2014-03-05 22:36:22ncoghlansetstatus: closed -> open

type: behavior -> enhancement

title: datetime.time(0,0,0) evaluates to False despite being a valid time -> RFE: change bool(datetime.time(0,0,0)) to evaluate as True
nosy: + ncoghlan
versions: + Python 3.5, - Python 2.6, Python 2.7
messages: + msg212771
resolution: not a bug -> (no value)
2014-03-05 21:59:15cvrebertsetnosy: + cvrebert
2014-03-04 22:21:52belopolskysetmessages: + msg212743
2014-03-04 20:14:17Andreas.Pelmesetnosy: + Andreas.Pelme
messages: + msg212738
2014-03-04 17:41:42shaisetnosy: + shai
messages: + msg212732
2012-11-27 14:10:11gwrtheyrnsetnosy: + gwrtheyrn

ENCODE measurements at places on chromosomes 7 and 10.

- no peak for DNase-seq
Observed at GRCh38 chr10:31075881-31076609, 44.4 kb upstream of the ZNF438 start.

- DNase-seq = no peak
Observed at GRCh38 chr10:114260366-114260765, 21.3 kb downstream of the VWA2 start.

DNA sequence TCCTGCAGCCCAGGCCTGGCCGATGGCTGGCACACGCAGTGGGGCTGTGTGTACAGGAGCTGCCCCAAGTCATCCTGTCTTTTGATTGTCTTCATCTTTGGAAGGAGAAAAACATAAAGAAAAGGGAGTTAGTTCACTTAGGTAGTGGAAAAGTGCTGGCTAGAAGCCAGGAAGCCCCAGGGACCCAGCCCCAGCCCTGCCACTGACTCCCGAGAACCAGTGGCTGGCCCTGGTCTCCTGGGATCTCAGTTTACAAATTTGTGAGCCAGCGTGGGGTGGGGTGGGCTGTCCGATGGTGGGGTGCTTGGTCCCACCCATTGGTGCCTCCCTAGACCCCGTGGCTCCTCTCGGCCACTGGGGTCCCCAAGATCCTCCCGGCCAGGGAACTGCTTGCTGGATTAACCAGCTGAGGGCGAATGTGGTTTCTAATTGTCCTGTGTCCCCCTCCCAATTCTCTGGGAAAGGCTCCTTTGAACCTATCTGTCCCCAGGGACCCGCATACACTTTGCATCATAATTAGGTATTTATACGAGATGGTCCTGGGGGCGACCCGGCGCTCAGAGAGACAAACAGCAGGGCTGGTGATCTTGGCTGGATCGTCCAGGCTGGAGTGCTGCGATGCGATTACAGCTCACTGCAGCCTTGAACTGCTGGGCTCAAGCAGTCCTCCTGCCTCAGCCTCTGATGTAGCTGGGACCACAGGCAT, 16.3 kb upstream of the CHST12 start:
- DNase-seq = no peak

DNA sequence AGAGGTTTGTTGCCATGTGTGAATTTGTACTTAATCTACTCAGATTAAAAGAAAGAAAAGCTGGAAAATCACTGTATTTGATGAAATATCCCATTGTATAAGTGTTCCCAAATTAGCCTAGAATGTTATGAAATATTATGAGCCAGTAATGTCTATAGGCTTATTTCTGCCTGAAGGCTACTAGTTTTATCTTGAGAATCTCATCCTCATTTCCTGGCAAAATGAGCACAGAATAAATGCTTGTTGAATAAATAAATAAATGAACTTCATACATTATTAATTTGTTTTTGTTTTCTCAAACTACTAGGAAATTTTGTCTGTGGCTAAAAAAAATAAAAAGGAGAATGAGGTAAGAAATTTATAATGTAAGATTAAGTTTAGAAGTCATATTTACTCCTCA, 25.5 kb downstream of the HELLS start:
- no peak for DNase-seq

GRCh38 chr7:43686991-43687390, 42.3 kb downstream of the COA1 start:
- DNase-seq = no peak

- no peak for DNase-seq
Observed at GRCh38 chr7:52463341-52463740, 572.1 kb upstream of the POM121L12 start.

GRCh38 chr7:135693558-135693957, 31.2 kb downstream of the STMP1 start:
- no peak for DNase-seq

messages: + msg176475
2012-05-07 18:29:13eric.araujosetnosy: + eric.araujo
2012-02-03 21:30:47Lakin.Weckersetmessages: + msg152567
2012-02-03 21:28:18tim.peterssetstatus: open -> closed
resolution: not a bug
messages: + msg152565
2012-02-03 21:23:40Lakin.Weckersetmessages: + msg152564
2012-02-03 21:19:49tim.peterssetnosy: + tim.peters
messages: + msg152563
2012-02-03 21:09:22belopolskysetmessages: + msg152562
2012-02-03 21:05:37georg.brandlsetmessages: + msg152561
2012-02-03 21:04:48georg.brandlsetnosy: + georg.brandl, lemburg
messages: + msg152560
2012-02-03 20:55:10Lakin.Weckersetmessages: + msg152559
2012-02-03 20:52:17r.david.murraysetnosy: + belopolsky
2012-02-03 20:52:01r.david.murraysetnosy: + r.david.murray
messages: + msg152558
2012-02-03 20:44:23Lakin.Weckersettype: behavior
components: + Library (Lib)
2012-02-03 20:43:43Lakin.Weckersetmessages: + msg152557
versions: + Python 2.6, Python 2.7
2012-02-03 20:43:16Lakin.Weckercreate